TOBEROFF: Can you tell me how you came into possession specifically of these drawings?

LARRY LIEBER: They – I was in the office, the Marvel office. It probably was at – no, it must have been at the – on 57th Street when they were there on Madison, and Jack Kirby came out of Stan’s office from – and from the direction of Stan’s office. He may, probably, he had come out of Stan’s office, and he seemed upset. And he took the drawings, he had these drawings, he took them and he tore them in half and he threw them in a trash can, a large trash can.

And I, since I was such a big fan of his, I knew that at the end of the day, they would be discarded, you know, and would be trash. And I – I saw it as an opportunity to have some of his originals to keep, to look at and study, and so I took them out of the trash can.

And there were other people in the office, but nobody else seemed to have noticed this, which I was glad about, and I just took them, walked over to where I was sitting and put them in my case. And I took them home and I taped them together, you know, I taped them all, and I kept them and I’ve kept them all these years to look at them and, as I say, to study them.

Q: What was your understanding of why or your impression of why Jack Kirby was upset when he tore these up and threw them in the trash?

LARRY LIEBER: I didn’t know. I didn’t speak to him. I assumed, seeing a man walk out of the office and tear his artwork up, that – or I thought probably they were rejected and he was annoyed or disgusted. I didn’t, you know, and I didn’t know what it was. I didn’t hear anything, so I just – that was my first assumption, but I didn’t know.

(Lieber Exhibit 6, an excerpt from Jack Kirby Collector Forty-One, marked for identification, as of this date.)

lieberhulkpageAn incident like this might have precipitated Kirby’s decision to reduce the frequency of his face-to-face meetings with Lee and resort to margin notes.

Footnotes

Repetition of citations allows linking back to individual quotes.

back 1 Flo Steinberg interviewed by Michael Kraiger, The Jack Kirby Collector #18, January 1998.

back 2 Flo Steinberg interviewed by Jim Salicrup and Dwight Jon Zimmerman, Comics Interview #17, November 1984.

back 3 Roy Thomas interviewed by Jim Amash, conducted by phone in September 1997, published The Jack Kirby Collector #18, January 1998.

back 4 Stan Goldberg interviewed by Jim Amash, Alter Ego v3 #18, October 2002.

back 5 John Romita interviewed by Tom Spurgeon, “Spider-Man At 50 Part Four: A John Romita Sr. Interview From 2002,” The Comics Reporter, 10 August 2012.

back 6 John Romita deposition, 21 October 2010, Justia, Dockets & Filings, Second Circuit, New York, New York Southern District Court, Marvel Worldwide, Inc. et al v. Kirby et al, Filing 65, Exhibit 2, and Filing 102, Exhibit F.

back 7 Nat Freedland, “Super-Heroes with Super Problems,” New York Herald Tribune, 9 January 1966. Reprinted in The Jack Kirby Collector #18, January 1998.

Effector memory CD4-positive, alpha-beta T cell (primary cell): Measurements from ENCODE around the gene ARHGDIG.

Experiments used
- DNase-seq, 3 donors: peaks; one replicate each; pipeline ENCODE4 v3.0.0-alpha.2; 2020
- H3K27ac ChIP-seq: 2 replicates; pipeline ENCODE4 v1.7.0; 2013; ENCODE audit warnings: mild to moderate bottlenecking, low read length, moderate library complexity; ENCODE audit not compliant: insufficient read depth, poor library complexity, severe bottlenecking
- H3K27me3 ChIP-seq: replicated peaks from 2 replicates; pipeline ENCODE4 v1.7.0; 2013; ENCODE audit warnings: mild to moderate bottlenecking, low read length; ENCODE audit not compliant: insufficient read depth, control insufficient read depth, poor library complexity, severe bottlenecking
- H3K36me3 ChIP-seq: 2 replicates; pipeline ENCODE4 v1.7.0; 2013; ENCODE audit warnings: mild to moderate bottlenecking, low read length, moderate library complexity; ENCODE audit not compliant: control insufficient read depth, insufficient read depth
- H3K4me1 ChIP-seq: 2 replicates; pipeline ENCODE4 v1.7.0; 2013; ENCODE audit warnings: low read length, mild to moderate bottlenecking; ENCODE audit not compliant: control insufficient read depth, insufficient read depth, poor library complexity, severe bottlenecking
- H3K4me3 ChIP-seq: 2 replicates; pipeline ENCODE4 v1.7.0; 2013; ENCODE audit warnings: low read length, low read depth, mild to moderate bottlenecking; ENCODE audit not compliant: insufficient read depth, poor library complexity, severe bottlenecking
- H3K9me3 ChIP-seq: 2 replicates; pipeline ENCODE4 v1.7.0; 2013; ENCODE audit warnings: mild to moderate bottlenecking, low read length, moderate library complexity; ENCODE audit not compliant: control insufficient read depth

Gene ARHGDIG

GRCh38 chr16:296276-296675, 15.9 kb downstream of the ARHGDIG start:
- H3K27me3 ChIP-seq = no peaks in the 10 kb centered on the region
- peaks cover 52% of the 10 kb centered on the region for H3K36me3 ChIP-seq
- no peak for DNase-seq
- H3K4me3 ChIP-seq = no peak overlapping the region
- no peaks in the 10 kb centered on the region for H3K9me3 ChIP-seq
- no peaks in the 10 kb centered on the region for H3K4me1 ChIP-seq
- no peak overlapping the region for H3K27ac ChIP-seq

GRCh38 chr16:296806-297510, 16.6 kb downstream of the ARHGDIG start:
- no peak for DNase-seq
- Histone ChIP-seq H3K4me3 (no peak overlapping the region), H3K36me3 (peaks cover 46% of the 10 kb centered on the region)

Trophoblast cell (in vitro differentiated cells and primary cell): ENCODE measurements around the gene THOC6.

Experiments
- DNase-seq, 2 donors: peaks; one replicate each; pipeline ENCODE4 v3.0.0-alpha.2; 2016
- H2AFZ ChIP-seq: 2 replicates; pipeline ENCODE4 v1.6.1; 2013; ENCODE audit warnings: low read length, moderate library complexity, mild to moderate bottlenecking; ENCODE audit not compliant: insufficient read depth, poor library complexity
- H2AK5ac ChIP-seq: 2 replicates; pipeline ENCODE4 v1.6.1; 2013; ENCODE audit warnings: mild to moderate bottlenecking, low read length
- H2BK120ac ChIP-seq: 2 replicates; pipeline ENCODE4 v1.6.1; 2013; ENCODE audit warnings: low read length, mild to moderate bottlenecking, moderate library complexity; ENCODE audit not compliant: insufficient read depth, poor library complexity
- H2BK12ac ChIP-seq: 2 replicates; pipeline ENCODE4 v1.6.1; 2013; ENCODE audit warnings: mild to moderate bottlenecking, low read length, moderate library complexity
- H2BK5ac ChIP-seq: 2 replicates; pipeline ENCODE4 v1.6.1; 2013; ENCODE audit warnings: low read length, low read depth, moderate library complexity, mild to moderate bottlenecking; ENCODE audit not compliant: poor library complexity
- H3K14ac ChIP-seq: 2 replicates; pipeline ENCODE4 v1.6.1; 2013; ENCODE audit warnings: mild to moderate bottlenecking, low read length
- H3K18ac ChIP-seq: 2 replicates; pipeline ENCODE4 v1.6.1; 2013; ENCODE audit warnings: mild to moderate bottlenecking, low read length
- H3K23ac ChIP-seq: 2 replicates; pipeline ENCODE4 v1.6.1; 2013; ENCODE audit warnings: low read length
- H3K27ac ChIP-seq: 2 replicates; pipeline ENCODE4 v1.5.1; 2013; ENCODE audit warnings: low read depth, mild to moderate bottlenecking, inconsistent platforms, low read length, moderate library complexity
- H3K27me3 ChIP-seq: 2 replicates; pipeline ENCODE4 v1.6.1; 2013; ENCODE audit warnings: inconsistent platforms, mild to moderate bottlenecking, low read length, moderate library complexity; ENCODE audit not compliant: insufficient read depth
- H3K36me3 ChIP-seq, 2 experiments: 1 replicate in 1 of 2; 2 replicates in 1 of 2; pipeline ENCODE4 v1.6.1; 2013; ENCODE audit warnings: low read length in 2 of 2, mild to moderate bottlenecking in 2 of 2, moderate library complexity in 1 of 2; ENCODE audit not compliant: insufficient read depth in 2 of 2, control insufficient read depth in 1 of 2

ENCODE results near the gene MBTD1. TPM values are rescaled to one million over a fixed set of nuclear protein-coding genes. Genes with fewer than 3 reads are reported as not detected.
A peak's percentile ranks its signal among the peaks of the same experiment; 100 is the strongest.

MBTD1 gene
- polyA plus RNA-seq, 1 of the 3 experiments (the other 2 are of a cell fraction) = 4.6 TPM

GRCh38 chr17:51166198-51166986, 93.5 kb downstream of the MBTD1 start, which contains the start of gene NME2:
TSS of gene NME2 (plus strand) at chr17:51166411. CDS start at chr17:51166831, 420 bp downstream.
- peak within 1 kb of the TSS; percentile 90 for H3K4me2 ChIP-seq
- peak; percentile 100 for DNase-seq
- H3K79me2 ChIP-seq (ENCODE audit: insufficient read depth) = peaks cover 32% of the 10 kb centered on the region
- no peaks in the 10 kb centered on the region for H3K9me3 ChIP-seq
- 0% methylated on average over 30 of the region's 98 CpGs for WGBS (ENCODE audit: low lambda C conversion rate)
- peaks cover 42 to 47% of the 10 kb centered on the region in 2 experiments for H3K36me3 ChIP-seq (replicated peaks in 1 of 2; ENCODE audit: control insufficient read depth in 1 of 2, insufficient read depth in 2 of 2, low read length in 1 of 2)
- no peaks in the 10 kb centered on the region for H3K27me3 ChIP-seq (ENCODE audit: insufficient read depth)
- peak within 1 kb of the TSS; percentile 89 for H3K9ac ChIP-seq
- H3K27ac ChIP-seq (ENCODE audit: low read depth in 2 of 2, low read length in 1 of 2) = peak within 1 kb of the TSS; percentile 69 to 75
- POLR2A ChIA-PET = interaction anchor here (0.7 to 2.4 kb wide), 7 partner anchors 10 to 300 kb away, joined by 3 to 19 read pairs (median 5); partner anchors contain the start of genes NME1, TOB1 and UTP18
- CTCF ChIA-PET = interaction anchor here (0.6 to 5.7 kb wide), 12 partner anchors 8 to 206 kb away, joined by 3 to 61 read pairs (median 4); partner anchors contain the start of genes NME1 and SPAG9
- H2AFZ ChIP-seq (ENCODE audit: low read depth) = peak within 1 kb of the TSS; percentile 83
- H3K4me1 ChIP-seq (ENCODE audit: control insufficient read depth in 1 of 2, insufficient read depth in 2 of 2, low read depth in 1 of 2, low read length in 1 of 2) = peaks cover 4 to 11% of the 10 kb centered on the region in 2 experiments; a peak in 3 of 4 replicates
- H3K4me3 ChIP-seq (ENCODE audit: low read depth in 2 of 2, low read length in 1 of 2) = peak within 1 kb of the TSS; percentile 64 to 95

back 8 Roy Thomas interviewed by Jim Amash, conducted by phone in September 1997, published The Jack Kirby Collector #18, January 1998.

back 9 Steve Sherman, by email, 25 February 2015.

back 10 Robert Knight’s Earthwatch, Jack Kirby radio interview conducted by Warren Reece and Max Schmid, WBAI New York, 28 August 1987. Transcript posted on The Kirby Effect: The Journal of the Jack Kirby Museum & Research Center.

back 11 Nat Freedland, “Super-Heroes with Super Problems,” New York Herald Tribune,9 January 1966. Reprinted in The Jack Kirby Collector #18, January 1998.

back 12 Bob Sheridan, “Rambling with Romita,” Web Spinner #5, 1966.

back 13 Roy Thomas & Jim Amash, John Romita… And All That Jazz!, TwoMorrows Publishing, July 2007.

back 14 In Marvel’s first published Statements of Ownership (Spider-Man #47 and Fantastic Four #61, April 1967), filed on 1 October 1966, Spider-Man had an average total paid circulation of 340,155 for the 12 months preceding the filing, and 362,760 for the single issue nearest the filing date. Fantastic Four had an average total paid circulation of 329,379 for the same period, and 361,460 for the single issue nearest the filing date. John Jackson Miller, Curator of ComiChron, said this in a 7 April 2015 email: “I would tend to suspect the numbers would have probably reflected September-ship to August-ship books, or even August-to-July. That would work out to December 1965-to-November 1966 cover dates, or November-to-October.” Steve Ditko’s last issue had the July 1966 cover date, meaning John Romita was responsible for the last three to four issues, and Ditko was responsible for two-thirds to three-quarters of the average. The numbers for “single issue nearest filing date” show that Fantastic Four had closed the gap substantially by the end of the twelve issues tallied.

back 15 Neal Adams interviewed by Arlen Schumer, Comic Book Artist #3, Winter 1999.

back 16 Stan Goldberg interviewed by Jim Amash, Alter Ego v3 #18, October 2002.

back 17 Larry Lieber deposition, 7 January 2011, Justia, Dockets & Filings, Second Circuit, New York, New York Southern District Court, Marvel Worldwide, Inc. et al v. Kirby et al, Filing 65, Exhibit 4.

© 2015, Michael Hill

The Marvel Method according to Jack Kirby, Part Three